Paul Yock, MD

Publication Details

  • Serial intravascular ultrasonic study of outcomes of coronary culprit lesions with plaque rupture following bare metal stent implantation in patients with angina pectoris AMERICAN JOURNAL OF CARDIOLOGY Hur, S., Hassan, A. H., Rekhi, R., Ako, J., Shimada, Y., Nakamura, M., Yamasaki, M., Bonneau, H. N., Sudhir, K., Yock, P. G., Honda, Y., Fitzgerald, P. J. 2007; 99 (10): 1394-1398


    Coronary culprit lesions with plaque rupture (PR) have been treated with different coronary interventions. However, it is unknown whether the presence of PR affects the restenotic process after coronary intervention. One hundred forty-two patients undergoing coronary bare metal stent implantation were enrolled in the present retrospective analysis. Case selection was based on availability of intravascular ultrasound (IVUS) and quantitative coronary angiographic examinations at baseline (before and after intervention) and at follow-up. Serial comparative analyses included qualitative and quantitative features of the culprit lesion and reference segments. PR was defined as an intraplaque cavity in communication with the lumen in the presence of a residual, disrupted cap. Patients were categorized according to the presence/absence of PR. Pre-interventional IVUS detected PR in 54 patients (38%). Baseline patient demographics were similar between the +PR and -PR groups. Quantitative IVUS analysis showed higher rates of positive remodeling and larger vessel and plaque areas in the +PR compared with -PR lesions (p <0.001 for all). At follow-up (7.2 +/- 2.6 months), no statistically significant difference was observed between the 2 groups in quantitative coronary angiographic or IVUS measurements. In conclusion, culprit lesions with PR exhibited larger plaque mass and higher rates of positive remodeling at preintervention IVUS examination. However, when treated with bare metal stents, the absence/presence of preintervention PR was not found to affect the rate or severity of in-stent restenosis in these culprit lesions.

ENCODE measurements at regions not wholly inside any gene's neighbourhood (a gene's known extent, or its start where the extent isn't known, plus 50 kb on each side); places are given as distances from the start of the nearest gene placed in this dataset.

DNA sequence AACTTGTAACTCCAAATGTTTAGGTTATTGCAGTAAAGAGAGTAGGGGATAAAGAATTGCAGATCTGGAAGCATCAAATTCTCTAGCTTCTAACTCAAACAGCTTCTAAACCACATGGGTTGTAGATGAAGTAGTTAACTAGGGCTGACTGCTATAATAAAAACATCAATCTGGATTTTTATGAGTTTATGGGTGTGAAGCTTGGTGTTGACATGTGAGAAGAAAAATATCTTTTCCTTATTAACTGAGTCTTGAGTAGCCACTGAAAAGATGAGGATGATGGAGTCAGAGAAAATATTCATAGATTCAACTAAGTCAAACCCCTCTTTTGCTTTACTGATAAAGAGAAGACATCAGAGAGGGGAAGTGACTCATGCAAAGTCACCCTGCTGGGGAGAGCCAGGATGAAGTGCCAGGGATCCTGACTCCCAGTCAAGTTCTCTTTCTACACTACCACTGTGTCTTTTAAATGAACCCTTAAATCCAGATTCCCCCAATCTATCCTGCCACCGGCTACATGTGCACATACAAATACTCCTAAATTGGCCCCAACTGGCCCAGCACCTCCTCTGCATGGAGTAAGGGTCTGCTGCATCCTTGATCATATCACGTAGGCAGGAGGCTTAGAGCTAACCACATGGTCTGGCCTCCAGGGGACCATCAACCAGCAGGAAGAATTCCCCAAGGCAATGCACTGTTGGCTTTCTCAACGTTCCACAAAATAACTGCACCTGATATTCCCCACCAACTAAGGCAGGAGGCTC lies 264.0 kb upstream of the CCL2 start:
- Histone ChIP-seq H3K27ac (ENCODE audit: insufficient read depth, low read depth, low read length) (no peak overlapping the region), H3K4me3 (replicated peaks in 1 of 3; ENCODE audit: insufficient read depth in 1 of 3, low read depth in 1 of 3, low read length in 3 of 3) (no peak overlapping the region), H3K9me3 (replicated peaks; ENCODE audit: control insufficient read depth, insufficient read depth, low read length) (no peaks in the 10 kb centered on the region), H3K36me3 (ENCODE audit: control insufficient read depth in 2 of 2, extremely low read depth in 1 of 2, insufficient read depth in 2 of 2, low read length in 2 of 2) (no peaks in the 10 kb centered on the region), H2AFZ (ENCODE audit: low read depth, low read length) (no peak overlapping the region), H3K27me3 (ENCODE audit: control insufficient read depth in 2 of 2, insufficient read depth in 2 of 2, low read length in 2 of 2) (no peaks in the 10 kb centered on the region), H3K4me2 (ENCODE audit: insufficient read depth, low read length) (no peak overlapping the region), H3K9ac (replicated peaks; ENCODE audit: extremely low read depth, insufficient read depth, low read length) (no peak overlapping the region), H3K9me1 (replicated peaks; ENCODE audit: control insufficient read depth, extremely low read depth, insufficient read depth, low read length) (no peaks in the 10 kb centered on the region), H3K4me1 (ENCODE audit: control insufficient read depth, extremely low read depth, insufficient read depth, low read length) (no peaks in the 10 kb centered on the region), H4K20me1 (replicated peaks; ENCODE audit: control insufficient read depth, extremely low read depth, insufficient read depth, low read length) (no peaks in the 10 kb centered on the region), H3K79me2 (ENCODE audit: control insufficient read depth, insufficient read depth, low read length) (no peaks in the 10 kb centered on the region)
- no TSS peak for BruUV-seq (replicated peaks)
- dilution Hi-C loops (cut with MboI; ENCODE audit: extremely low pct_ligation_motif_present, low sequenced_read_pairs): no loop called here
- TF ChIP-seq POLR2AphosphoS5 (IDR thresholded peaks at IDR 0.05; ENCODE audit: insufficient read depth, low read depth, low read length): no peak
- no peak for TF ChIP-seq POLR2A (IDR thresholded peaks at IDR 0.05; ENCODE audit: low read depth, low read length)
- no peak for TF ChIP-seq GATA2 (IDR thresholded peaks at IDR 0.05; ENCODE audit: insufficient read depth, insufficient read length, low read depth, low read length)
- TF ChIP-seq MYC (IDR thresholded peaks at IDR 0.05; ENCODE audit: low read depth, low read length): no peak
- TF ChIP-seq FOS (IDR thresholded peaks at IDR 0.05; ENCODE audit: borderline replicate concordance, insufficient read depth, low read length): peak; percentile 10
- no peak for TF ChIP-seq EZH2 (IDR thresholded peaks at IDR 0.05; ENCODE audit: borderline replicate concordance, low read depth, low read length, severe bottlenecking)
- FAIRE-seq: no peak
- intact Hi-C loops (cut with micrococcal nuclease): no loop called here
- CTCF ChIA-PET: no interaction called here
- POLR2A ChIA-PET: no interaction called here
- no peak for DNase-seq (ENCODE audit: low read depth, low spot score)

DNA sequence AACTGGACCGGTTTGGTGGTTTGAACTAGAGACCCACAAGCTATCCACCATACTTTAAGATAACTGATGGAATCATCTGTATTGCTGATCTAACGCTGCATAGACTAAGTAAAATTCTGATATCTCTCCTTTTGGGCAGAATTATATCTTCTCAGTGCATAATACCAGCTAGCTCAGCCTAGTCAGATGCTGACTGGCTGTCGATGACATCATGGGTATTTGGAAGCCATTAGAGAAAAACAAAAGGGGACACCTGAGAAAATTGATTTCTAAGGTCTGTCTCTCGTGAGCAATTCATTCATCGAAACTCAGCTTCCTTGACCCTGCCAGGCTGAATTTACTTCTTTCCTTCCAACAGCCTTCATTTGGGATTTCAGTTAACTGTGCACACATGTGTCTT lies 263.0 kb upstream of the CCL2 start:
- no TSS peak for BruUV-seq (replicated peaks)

View details for DOI 10.1016/j.amjcard.2006.12.067

    View details for Web of Science ID 000246715900010

    View details for PubMedID 17493467

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